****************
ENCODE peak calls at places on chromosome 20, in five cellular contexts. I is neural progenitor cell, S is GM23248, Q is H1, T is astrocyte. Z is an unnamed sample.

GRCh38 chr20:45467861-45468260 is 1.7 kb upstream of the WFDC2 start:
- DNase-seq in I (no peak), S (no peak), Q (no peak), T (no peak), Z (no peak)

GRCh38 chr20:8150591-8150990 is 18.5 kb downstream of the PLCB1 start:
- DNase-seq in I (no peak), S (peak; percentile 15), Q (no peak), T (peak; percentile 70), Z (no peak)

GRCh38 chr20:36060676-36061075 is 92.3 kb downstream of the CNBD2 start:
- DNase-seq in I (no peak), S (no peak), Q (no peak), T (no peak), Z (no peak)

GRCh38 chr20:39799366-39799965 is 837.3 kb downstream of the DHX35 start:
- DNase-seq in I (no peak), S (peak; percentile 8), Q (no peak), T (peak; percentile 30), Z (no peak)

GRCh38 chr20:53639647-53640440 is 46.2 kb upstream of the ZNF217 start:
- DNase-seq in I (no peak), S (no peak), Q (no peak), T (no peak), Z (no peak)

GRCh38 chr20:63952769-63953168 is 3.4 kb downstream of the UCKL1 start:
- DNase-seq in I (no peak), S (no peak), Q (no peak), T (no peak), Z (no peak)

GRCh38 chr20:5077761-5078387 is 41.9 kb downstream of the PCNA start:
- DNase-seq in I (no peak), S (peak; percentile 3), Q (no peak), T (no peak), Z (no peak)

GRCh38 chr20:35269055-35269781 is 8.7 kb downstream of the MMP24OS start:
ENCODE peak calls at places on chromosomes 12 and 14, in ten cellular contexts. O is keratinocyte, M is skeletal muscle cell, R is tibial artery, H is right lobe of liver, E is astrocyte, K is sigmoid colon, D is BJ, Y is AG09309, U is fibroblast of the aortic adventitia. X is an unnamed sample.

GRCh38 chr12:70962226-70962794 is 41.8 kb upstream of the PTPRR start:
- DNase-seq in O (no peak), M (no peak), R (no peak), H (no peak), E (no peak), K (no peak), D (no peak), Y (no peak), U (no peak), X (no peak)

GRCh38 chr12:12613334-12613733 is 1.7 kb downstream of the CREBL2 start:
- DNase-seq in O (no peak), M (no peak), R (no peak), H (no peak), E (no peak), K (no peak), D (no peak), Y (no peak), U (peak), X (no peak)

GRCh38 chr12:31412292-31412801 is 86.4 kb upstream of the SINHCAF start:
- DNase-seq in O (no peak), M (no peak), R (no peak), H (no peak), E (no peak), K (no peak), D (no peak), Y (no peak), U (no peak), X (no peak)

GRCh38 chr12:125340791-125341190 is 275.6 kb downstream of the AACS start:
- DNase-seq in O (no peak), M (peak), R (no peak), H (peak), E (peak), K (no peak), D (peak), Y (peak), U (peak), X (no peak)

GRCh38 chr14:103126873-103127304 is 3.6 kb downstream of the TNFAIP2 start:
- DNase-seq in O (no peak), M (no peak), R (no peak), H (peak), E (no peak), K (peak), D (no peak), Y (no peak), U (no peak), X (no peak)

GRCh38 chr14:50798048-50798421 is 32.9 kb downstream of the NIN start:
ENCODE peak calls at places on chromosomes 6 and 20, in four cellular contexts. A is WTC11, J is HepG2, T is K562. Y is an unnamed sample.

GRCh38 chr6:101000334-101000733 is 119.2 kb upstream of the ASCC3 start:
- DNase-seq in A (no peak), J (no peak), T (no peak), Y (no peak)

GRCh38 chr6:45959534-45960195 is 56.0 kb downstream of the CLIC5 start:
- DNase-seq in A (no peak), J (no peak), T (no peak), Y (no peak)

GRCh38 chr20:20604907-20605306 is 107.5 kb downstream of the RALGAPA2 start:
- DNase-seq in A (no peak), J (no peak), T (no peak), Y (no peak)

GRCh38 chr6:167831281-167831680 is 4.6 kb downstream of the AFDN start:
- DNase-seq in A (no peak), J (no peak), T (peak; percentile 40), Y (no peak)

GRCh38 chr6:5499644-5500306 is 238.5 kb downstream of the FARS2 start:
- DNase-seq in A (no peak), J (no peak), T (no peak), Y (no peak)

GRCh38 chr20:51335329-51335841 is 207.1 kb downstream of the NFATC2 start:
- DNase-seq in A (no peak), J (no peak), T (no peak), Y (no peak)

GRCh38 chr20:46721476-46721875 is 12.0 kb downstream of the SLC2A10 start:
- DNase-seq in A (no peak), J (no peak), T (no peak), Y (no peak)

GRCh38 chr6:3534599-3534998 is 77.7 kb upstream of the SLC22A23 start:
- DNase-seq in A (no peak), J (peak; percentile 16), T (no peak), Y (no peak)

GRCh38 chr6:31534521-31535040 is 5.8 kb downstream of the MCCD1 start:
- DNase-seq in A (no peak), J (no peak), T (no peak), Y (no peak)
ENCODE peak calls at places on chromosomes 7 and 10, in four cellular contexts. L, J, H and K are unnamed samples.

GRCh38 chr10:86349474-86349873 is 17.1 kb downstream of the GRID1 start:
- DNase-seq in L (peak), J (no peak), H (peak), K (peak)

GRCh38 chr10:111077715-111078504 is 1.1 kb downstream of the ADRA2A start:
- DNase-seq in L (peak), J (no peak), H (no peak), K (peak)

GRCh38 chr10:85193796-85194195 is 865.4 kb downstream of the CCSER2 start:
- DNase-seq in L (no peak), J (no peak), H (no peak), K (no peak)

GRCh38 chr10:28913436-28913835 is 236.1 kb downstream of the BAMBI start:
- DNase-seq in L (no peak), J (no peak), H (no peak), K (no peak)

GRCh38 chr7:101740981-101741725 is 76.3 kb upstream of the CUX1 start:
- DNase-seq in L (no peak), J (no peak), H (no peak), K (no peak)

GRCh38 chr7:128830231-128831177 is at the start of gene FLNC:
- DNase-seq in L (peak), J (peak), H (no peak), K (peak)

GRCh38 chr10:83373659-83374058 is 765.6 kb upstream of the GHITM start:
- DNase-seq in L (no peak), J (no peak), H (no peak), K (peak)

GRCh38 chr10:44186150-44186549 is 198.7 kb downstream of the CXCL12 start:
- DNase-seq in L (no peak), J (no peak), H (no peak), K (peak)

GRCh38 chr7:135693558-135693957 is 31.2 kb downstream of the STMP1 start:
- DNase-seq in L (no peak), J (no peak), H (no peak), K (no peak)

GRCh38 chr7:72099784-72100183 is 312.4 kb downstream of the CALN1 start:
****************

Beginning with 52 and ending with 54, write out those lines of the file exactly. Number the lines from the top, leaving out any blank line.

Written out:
- DNase-seq in L (peak), J (no peak), H (no peak), K (peak)

GRCh38 chr10:85193796-85194195 is 865.4 kb downstream of the CCSER2 start:
- DNase-seq in L (no peak), J (no peak), H (no peak), K (no peak)